Kentucky Leaders Embarrass Thinking People

They took time to write about all this but are still ignoring the dozens of scandals in Montgomery County. Powell County Superintendent Michael Tate said Saturday that school district officials contacted Kentucky State Police after investigating allegations of inappropriate conduct by members of Powell County High School’s boys basketball team. [H-L]

Rand Paul’s (R-Racist Cookie Tree) tough proposals aimed at limiting the admission of refugees in the wake of the Paris terror attacks are disappointing libertarian opinion leaders, days after a presidential debate performance in which he appeared to return to his independent roots. [HuffPo]

Wasn’t this news a few weeks back? An evangelist who organized rallies in support of Rowan County Clerk Kim Davis is planning to run for the state House of Representatives against Democratic House Majority Leader Rocky Adkins. [C-J/AKN]

We’re looking at you, Rand Paul, and the rest of the bigoted cowards this state sends to Washington. Acutely aware of the consequences to Jews who were unable to flee Nazism, the United States Holocaust Memorial Museum looks with concern upon the current refugee crisis. While recognizing that security concerns must be fully addressed, we should not turn our backs on the thousands of legitimate refugees. [United States Holocaust Memorial Museum]

The Barren County School district took another step toward breaking ground on the long-awaited Red Cross Elementary School renovation at Wednesday’s special-called Board of Education and Barren County School District Finance Corp. meeting. [Glasgow Daily Times]

Billionaire Donald Trump continues to dominate the polls and drive the debate in the Republican presidential nomination, staying a step ahead of his competitors on the issues of immigration, border security and the Syrian refugee crisis. [BBC]

The Boyd County Fiscal Court spent three hours in closed session trying to “fine tune” an agreement regarding future operations of the embattled Big Run Landfill. [Ashland Independent]

As President Obama tries to save his plan to shield some five million people from deportation, immigration activists have been marching and planning more demonstrations to support him. [NPR]

A racially-motivated threat found in a Madison Central High School boys’ bathroom stall Thursday has many parents upset, not so much because of the threat’s contents, but because they were not notified. [Richmond Register]

In recent days, presidential candidates and even the American Medical Association have griped about rising drug prices, pointing to brand-name blockbusters with splashy ad campaigns. [ProPublica]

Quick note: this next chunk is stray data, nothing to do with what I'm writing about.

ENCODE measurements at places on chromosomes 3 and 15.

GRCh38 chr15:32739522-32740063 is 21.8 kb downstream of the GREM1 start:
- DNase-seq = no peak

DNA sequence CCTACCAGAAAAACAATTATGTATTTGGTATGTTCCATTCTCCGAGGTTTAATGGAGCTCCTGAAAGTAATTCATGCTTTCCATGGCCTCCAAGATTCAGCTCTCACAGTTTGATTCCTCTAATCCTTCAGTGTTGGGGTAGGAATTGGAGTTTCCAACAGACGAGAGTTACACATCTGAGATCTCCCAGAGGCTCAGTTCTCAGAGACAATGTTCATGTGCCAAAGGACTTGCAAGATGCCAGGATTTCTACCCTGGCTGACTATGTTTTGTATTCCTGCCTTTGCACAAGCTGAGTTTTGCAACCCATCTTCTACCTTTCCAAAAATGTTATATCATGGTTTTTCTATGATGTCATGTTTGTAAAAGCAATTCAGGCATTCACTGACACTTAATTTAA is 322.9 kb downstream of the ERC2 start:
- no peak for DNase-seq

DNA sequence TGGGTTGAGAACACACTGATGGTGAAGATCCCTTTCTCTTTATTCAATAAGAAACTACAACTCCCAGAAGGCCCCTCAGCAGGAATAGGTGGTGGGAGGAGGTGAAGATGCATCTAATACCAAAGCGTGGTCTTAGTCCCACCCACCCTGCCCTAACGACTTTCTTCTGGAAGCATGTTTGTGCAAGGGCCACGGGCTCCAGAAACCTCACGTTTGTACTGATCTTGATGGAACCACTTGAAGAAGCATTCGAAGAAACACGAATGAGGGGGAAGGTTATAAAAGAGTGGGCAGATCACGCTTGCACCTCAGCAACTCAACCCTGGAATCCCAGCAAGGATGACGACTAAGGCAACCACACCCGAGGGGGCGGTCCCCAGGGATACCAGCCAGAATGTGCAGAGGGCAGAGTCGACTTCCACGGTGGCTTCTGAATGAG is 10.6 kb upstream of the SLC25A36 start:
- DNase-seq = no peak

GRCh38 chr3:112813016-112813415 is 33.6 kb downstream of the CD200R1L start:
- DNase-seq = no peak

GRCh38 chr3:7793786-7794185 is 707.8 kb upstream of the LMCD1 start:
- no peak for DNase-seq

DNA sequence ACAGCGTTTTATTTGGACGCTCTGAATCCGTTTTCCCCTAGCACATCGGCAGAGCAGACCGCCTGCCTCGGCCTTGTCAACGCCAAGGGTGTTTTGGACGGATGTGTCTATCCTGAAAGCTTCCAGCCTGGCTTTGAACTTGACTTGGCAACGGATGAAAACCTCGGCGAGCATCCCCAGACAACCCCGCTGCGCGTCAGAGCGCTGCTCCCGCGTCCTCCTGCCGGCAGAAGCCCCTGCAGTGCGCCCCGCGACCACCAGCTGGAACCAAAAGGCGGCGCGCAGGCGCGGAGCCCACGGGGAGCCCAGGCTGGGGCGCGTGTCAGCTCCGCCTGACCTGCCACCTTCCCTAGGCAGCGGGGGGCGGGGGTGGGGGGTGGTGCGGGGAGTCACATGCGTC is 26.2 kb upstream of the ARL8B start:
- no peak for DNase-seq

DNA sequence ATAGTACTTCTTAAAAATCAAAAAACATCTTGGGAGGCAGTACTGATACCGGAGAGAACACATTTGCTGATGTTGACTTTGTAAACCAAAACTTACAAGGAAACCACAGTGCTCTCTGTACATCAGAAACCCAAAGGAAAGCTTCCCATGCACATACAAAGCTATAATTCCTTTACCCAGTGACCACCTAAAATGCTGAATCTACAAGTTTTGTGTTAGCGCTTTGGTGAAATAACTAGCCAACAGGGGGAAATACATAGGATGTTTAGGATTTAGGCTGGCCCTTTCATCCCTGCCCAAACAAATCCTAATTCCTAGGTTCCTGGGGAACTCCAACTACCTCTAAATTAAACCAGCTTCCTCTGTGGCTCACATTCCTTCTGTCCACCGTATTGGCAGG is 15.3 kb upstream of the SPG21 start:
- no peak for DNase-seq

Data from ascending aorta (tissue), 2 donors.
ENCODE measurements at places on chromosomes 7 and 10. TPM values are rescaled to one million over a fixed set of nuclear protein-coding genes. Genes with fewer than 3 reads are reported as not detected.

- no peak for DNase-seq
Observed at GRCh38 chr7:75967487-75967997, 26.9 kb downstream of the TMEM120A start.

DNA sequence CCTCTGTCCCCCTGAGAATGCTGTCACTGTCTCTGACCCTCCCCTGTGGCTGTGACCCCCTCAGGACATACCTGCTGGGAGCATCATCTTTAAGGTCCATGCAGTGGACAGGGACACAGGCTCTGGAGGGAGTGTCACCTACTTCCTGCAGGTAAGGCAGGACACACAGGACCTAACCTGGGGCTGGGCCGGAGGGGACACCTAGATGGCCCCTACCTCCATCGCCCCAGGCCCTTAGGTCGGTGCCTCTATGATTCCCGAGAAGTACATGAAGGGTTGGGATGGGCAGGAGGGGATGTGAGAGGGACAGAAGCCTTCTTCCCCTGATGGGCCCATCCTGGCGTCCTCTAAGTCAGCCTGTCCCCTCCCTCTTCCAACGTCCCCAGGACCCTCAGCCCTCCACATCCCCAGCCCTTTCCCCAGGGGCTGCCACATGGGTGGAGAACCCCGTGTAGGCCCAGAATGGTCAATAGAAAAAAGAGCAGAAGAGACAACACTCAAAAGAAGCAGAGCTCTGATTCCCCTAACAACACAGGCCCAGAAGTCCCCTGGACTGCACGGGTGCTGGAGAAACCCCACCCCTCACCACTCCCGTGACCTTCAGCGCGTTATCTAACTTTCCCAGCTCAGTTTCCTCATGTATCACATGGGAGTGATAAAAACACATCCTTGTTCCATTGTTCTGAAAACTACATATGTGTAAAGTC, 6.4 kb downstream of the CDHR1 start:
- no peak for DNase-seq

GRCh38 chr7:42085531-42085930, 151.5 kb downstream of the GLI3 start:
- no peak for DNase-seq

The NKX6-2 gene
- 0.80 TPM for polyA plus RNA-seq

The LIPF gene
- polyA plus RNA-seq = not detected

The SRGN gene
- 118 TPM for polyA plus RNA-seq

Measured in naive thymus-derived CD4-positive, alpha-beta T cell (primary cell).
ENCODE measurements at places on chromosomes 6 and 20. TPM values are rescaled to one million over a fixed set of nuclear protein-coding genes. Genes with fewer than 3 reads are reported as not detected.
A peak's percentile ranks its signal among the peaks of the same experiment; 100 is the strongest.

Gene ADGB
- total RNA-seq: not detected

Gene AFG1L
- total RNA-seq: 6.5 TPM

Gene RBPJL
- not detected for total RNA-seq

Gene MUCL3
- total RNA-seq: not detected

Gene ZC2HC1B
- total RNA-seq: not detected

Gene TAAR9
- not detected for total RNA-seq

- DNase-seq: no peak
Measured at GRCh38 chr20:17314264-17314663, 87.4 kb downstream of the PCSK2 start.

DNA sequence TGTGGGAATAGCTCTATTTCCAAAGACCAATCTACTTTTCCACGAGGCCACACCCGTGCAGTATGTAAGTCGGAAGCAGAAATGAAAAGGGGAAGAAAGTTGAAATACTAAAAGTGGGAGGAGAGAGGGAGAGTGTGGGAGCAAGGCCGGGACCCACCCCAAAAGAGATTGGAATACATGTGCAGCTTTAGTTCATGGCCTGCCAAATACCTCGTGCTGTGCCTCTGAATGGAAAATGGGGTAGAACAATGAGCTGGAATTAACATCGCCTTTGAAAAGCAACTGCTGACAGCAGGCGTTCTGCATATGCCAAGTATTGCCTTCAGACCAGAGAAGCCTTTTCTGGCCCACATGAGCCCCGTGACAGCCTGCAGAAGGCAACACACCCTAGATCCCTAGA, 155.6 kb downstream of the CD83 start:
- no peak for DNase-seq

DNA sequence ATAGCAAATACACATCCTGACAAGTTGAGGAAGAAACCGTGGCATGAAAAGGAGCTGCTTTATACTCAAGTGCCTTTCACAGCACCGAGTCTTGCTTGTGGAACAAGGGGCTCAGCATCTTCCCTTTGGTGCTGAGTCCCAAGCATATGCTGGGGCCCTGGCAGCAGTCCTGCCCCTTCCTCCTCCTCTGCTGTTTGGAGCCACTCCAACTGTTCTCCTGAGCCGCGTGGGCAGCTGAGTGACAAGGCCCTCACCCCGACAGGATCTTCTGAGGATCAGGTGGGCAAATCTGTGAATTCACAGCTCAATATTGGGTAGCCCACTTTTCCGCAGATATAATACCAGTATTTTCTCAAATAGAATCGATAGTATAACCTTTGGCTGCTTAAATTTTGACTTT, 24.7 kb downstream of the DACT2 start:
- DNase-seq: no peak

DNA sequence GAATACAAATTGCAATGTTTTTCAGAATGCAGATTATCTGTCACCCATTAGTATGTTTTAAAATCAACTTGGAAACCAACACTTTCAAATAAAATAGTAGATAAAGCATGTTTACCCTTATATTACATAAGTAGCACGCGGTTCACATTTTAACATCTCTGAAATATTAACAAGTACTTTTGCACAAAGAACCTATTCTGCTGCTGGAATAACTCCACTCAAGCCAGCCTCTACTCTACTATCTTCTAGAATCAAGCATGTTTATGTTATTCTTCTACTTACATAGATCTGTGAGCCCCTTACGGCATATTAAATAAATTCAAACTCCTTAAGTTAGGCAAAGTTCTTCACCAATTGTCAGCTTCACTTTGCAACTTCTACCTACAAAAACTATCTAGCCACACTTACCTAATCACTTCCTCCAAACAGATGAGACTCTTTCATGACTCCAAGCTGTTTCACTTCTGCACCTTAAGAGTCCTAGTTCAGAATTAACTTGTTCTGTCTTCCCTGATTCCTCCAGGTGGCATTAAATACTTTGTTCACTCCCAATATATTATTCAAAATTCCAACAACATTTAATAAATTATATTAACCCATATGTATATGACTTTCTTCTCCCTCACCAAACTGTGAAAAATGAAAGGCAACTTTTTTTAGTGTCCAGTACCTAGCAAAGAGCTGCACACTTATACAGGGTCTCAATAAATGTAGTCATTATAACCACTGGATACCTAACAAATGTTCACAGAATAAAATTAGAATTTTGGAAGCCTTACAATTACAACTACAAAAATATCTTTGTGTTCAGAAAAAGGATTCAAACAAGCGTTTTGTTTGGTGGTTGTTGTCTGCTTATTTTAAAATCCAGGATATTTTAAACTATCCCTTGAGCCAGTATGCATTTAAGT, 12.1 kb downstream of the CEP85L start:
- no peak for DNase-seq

The Rowan County Board of Education Tuesday discussed a plan to make changes to the district’s bullying policy. The changes deal primarily with cyber-bullying or harassment via social media and the Internet, hazing, and other forms of harassment. [The Morehead News]

Senate Majority Leader Mitch McConnell (R-Still Has No Health Care Alternative) is making a bull rush at the conservatives running for president who are withholding support from an ObamaCare repeal package that they feel doesn’t go far enough. [The Hill]

Fayette County had a higher rate of children living in foster care from 2012 to 2014 than the state rate, according to child well-being rankings released recently by Kentucky Youth Advocates. [H-L]

Retired neurosurgeon Ben Carson said Saturday that he wants to expand the government’s surveillance operations aimed at potential terrorist threats, even beyond tracking American Muslims as rivalDonald Trump has suggested. [HuffPo]

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Papaw Prepares For The Retirement Home

And we’ve found the perfect gift for him… [CLICK THE CLICKY]

With his days dwindling as Kentucky’s governor, Democrat Steve Beshear took time Tuesday to tout his eight years in office and reflect on his regrets of making “no meaningful progress” in tax reform and not bringing expanded gambling to the state. [H-L]

Bobby Who? Louisiana Gov. Bobby Jindal (R) ended his presidential campaign on Tuesday. [HuffPo]

The local prosecutor’s office is asking Jefferson Circuit Court Judge Olu Stevens to recuse himself from every criminal case that comes before him, citing comments the judge made on his Facebook page that calls into question his impartiality, the commonwealth argues. [C-J/AKN]

The British Government has announced that it plans to shut down all of its coal-powered fire stations by 2025, with restrictions put on their use as early as 2023. [Gizmodo]

Heck yes alcohol sales bring in revenue for communities. Rob Fogle is the co-owner of Mammoth Liquors, located at 101 Gardner Lane in Cave City, along with Eric Hall. The two also own a liquor store in Radcliff, which saw take-home liquor sales approved by voters in 2011. [Glasgow Daily Times]